OHTN Research Chair in Program Science for African, Caribbean and Black Communities
LaRon Nelson’s research aims to improve the “public health toolkit” to support African, Caribbean and Black (ACB) people in Ontario living with and at risk of HIV. His research focuses on high impact field-based public health strategies that involve targeted outreach to marginalized communities and the innovative use of technology to improve HIV prevention and the care cascade. His research will evaluate the implementation of a new model of client-centred care in Peel region and explore strategies to support HIV pre-exposure prophylaxis (PrEP) in ACB communities.
Key Research Findings
- Pre-exposure prophylaxis initiation and adherence among Black men who have sex with men in three U.S. cities (HIV Prevention Trials Network 073) – This demonstration project of a public health strategy to support pre-exposure prophylaxis (PrEP) adoption and adherence among ACB-American men who have sex with men showed high uptake and adherence of HIV PrEP among men who were supported by a novel client-centered care coordination (C4) approach. The unique C4 public health strategy (PHS) is grounded in self-determination theory and responds to ACB-American men who have sex with men’s needs for autonomy and competence support in healthcare decision-making. Using the C4 PHS, PrEP uptake was 79% (in a context where PrEP uptake was optional) and retention in PrEP with C4 services was 92% at 12 months. These findings suggest that the C4 PHS is a promising approach for supporting PrEP scale up in this population and has helped inspire the next-generation of care coordination approaches evident in LaRon’s proposed work in Ontario.
- Economic, Legal and Social Hardships Associated with HIV Risk among Black Men who have Sex with Men in Six US Cities – This work has shown that economic hardships (such as job loss) can increase risk taking; and that childhood religious teaching that discouraged homosexuality are also associated with HIV risk in adulthood for Black MSM.
- Gender Equitable Attitudes Predict Condom Use in Adolescent Parents in Toronto—The purpose of this study was to determine whether and how gender equitable attitudes were associated with condom use among ACB adolescent and young adult parents. Gender equitable attitudes predicted condom use in the overall sample (AOR=1.13; 95% CI 1.03, 1.25, p<0.05). Men who used condoms at last intercourse had higher gender equitable attitude scores than men who did not use condoms (M=58 vs. 53, p=0.02). Women’s gender equitable attitude scores were not associated with condom use behaviours. Attitudes that support gender equity attitudes predict condom use among adolescent parents, particularly among young fathers. Sexual risk reduction programs targeting youth may benefit from incorporating components that promote gender equity norms.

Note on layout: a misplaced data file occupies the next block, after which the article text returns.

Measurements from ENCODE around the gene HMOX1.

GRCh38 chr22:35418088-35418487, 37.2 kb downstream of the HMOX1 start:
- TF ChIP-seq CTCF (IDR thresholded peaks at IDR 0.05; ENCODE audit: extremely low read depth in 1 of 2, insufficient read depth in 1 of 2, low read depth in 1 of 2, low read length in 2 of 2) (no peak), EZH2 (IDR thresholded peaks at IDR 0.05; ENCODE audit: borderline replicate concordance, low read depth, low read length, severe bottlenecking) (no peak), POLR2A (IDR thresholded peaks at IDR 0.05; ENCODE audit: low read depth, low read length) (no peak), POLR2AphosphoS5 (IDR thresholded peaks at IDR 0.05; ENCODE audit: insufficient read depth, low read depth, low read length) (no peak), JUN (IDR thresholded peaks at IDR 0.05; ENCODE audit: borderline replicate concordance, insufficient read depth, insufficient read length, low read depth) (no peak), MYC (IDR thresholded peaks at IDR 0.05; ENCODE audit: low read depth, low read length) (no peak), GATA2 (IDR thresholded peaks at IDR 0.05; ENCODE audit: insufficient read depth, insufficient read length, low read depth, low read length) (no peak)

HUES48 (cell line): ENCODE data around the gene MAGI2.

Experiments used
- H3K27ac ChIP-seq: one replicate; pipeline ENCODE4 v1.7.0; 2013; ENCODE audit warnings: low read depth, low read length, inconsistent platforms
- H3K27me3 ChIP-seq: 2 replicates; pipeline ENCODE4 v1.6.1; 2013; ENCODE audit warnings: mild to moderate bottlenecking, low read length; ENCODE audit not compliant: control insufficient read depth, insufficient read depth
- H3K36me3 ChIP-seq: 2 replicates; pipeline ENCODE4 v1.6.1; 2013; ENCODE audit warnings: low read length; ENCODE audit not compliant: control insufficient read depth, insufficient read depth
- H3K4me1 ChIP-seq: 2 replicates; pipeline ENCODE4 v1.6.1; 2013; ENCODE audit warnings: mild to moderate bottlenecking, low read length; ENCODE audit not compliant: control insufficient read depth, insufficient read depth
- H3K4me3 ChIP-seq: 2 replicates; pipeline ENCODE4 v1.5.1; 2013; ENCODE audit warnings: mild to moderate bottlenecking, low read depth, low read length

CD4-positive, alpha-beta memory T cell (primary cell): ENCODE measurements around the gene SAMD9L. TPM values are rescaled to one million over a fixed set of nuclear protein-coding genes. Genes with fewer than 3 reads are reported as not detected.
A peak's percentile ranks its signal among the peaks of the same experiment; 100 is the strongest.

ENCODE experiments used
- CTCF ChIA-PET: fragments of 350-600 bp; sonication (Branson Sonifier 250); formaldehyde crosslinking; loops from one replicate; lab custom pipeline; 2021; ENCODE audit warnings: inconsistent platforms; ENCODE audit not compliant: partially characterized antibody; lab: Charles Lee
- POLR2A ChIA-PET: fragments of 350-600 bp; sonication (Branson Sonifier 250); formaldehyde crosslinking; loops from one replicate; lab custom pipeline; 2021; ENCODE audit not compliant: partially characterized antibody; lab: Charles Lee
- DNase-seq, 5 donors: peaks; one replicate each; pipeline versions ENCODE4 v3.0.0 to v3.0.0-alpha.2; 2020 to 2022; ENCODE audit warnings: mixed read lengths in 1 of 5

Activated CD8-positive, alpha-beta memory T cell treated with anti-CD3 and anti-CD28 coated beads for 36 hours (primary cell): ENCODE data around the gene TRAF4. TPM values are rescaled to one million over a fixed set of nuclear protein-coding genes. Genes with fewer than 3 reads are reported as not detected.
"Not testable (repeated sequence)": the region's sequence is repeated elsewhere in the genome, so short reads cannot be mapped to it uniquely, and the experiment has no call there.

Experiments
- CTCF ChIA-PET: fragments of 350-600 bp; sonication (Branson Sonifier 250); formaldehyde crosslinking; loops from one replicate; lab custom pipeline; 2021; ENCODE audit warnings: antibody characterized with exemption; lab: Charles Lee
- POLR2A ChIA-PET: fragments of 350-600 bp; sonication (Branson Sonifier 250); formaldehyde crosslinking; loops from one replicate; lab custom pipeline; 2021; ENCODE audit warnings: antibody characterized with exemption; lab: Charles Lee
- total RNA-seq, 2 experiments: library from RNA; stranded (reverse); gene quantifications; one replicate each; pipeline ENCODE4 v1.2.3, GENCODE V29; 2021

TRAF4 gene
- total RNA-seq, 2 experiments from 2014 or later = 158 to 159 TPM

LaRon Nelson begins his role as OHTN Research Chair in the fall of 2016. His planned projects include:
- Client-Centered Care Coordination Community (C5) Public Health Strategy for Use with African Caribbean and Black Individuals in Peel Region – LaRon Nelson and his team will work with Peel HIV/AIDS Network, Peel Sexual Health Clinics and other area care providers to create an integrated system to support the prevention and care needs of African Caribbean and Black people at risk of or newly diagnosed with HIV. The system will use a mobile app to coordinate care and will be tailored to the specific needs and challenges faced by African Caribbean and Black community members. The team will evaluate the delivery of this program including sociocultural, organizational and regulatory factors affecting its use and associated costs. Once established and adapted, the team will evaluate the impact of the intervention on HIV risk reduction and linkages to care. In later phases of the project, the C5 Public Health Strategy will be used to deliver information about pre-exposure prophylaxis (PrEP) tailored to community needs and to support PrEP delivery and adherence.
Work Environment and Collaborations:
LaRon E. Nelson is a Scientist at the Centre for Urban Health Solutions, St. Michael’s Hospital and the Dean’s Endowed Fellow in Health Disparities & Assistant Professor of Nursing, University of Rochester. He is also Associate Director of International Research in the Center for AIDS Research at the University of Rochester Medical Center. As Chair, he is mentoring an interdisciplinary network of early stage investigators and pre-doctoral scholars in implementation science. This includes supporting them to strategically target their research operating grant applications to address priorities outlined in the En Avant report on research priorities. The mentees will implement and evaluate intervention programs that address issues such as substance use/addiction, multiple intersecting stigmas, racism, policing/ incarceration, and optimizing HIV prevention/treatment in serodiscordant couples.
LaRon Nelson also works collaboratively with OHTN Senior Scientist, Winston Husbands and the leadership of the African and Caribbean Council on HIV/AIDS in Ontario (ACCHO) to build community-based research capacity in Ontario and to address community research priorities. He has built strong relationships with community partners in Peel Region to support the implementation and evaluation of new HIV prevention and treatment interventions in that region.
LaRon Nelson holds an OHTN Applied HIV Research Chair ($625,000; 2016-2021).
Video Lectures and Interviews
- HIV Program Science in African, Caribbean and Black Communities in Ontario (41 min) – May 31, 2016